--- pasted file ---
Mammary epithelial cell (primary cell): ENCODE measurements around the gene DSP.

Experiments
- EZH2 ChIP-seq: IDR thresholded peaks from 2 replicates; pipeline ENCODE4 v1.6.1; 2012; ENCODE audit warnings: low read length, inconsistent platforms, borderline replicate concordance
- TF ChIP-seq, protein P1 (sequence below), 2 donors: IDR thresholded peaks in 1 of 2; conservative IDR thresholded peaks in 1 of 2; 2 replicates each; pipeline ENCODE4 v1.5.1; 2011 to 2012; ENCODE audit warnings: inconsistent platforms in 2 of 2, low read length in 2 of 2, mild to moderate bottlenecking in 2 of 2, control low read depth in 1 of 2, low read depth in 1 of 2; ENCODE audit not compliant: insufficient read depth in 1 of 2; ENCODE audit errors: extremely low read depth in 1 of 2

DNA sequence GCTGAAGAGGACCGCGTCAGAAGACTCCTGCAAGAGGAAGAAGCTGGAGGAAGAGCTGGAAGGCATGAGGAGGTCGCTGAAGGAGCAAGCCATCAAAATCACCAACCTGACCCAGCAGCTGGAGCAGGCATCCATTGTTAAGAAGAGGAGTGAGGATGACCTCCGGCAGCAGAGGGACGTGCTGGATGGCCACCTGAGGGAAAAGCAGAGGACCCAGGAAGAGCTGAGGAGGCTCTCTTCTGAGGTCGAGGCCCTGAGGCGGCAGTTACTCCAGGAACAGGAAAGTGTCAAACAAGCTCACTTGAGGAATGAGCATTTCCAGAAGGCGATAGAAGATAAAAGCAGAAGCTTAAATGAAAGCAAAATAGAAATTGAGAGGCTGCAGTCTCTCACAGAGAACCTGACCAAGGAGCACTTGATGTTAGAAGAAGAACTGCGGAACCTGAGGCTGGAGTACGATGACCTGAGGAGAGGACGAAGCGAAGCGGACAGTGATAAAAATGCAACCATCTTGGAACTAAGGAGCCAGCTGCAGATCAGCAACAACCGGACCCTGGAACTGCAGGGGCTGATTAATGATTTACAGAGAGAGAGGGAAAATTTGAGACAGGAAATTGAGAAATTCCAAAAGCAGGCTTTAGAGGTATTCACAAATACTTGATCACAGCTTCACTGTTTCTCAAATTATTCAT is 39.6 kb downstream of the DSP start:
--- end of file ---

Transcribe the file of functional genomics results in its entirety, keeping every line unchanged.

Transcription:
Mammary epithelial cell (primary cell): ENCODE measurements around the gene DSP.

Experiments
- EZH2 ChIP-seq: IDR thresholded peaks from 2 replicates; pipeline ENCODE4 v1.6.1; 2012; ENCODE audit warnings: low read length, inconsistent platforms, borderline replicate concordance
- TF ChIP-seq, protein P1 (sequence below), 2 donors: IDR thresholded peaks in 1 of 2; conservative IDR thresholded peaks in 1 of 2; 2 replicates each; pipeline ENCODE4 v1.5.1; 2011 to 2012; ENCODE audit warnings: inconsistent platforms in 2 of 2, low read length in 2 of 2, mild to moderate bottlenecking in 2 of 2, control low read depth in 1 of 2, low read depth in 1 of 2; ENCODE audit not compliant: insufficient read depth in 1 of 2; ENCODE audit errors: extremely low read depth in 1 of 2

DNA sequence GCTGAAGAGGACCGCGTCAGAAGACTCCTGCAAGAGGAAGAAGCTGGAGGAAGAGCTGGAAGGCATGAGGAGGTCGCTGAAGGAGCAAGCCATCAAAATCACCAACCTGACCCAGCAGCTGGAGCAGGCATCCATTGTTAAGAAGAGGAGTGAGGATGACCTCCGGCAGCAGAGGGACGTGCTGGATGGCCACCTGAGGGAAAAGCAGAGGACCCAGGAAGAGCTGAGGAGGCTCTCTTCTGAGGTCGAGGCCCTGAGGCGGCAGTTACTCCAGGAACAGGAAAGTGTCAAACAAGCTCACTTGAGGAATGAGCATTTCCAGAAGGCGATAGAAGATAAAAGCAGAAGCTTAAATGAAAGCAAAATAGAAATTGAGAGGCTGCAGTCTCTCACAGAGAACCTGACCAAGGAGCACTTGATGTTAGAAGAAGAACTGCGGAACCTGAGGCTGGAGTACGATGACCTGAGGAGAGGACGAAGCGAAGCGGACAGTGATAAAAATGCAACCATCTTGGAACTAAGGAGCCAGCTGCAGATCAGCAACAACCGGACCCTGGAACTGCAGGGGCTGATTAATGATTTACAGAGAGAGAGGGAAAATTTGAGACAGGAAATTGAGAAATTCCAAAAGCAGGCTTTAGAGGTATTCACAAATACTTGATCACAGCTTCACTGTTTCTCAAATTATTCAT is 39.6 kb downstream of the DSP start: